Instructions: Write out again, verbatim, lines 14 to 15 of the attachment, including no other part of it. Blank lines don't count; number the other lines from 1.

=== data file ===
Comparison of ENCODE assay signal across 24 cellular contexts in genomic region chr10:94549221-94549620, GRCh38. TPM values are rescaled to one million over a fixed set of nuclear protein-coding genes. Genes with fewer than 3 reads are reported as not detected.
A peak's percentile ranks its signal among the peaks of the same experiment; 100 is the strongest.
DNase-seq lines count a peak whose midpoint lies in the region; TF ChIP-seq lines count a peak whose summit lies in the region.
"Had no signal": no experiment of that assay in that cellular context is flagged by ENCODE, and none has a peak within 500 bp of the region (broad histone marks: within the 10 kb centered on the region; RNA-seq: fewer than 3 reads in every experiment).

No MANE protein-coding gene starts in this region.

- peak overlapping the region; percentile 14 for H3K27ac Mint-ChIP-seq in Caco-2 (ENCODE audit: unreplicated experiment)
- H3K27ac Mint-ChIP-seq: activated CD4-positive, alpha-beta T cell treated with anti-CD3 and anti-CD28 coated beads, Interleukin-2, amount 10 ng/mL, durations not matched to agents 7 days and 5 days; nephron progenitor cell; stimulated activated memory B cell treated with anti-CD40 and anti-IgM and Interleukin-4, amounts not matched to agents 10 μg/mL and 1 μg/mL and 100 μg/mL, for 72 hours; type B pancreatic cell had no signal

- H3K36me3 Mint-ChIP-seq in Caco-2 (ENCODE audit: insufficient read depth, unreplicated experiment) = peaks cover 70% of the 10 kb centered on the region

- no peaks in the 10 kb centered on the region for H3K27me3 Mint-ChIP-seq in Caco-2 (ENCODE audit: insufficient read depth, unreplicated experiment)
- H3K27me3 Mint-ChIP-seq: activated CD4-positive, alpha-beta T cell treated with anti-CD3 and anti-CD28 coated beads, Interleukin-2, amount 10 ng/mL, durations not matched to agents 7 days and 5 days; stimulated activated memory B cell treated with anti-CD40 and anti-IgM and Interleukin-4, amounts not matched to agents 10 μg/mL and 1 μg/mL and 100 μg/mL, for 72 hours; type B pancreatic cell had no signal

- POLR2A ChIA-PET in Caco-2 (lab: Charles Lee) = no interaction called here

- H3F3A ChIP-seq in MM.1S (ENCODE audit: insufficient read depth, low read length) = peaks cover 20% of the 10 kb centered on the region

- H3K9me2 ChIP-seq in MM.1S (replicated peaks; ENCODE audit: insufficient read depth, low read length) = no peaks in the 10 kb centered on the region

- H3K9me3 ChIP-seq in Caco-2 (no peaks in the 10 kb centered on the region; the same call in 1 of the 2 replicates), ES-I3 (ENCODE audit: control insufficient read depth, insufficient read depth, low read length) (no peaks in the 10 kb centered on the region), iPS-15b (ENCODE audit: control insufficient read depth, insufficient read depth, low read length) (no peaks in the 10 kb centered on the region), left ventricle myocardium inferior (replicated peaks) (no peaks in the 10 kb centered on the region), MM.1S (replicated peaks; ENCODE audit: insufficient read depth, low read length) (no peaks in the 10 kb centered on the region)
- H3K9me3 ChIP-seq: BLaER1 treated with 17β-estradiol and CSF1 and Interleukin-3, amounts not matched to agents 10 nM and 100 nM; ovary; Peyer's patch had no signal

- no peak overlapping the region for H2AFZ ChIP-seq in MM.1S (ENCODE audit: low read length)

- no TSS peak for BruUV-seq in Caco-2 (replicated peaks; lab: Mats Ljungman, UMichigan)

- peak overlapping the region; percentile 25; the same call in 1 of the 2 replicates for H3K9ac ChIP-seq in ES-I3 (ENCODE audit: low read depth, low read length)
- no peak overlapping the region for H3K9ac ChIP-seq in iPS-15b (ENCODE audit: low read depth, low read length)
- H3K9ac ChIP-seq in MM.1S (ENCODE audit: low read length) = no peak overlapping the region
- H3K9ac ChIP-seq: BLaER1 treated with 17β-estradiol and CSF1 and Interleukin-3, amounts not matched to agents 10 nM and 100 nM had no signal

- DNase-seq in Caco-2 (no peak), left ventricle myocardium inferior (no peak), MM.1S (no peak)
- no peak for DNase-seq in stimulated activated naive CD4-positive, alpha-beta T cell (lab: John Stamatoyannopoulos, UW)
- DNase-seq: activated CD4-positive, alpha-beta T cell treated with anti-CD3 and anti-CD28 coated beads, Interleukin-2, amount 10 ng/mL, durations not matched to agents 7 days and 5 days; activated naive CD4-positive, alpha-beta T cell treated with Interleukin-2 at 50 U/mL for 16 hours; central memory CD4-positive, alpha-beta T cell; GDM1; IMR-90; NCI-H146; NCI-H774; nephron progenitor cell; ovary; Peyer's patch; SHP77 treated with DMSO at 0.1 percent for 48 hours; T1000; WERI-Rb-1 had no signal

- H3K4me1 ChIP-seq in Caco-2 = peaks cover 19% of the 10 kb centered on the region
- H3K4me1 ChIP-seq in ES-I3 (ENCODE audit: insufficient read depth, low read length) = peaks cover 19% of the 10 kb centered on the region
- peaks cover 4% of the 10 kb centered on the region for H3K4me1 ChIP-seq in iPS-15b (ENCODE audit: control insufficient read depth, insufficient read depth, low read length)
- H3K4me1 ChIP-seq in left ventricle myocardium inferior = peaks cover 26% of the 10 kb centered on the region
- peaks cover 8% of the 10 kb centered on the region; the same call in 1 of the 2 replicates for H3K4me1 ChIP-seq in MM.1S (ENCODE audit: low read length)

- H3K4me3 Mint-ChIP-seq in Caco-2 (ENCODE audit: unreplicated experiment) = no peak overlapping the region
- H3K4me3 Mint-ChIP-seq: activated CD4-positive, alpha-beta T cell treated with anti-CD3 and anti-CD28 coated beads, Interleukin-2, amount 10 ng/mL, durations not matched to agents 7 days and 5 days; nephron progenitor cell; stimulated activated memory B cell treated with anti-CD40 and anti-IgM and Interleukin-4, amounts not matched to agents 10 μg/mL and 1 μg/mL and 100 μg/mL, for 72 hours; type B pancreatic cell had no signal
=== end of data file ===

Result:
- H3K9me3 ChIP-seq in Caco-2 (no peaks in the 10 kb centered on the region; the same call in 1 of the 2 replicates), ES-I3 (ENCODE audit: control insufficient read depth, insufficient read depth, low read length) (no peaks in the 10 kb centered on the region), iPS-15b (ENCODE audit: control insufficient read depth, insufficient read depth, low read length) (no peaks in the 10 kb centered on the region), left ventricle myocardium inferior (replicated peaks) (no peaks in the 10 kb centered on the region), MM.1S (replicated peaks; ENCODE audit: insufficient read depth, low read length) (no peaks in the 10 kb centered on the region)
- H3K9me3 ChIP-seq: BLaER1 treated with 17β-estradiol and CSF1 and Interleukin-3, amounts not matched to agents 10 nM and 100 nM; ovary; Peyer's patch had no signal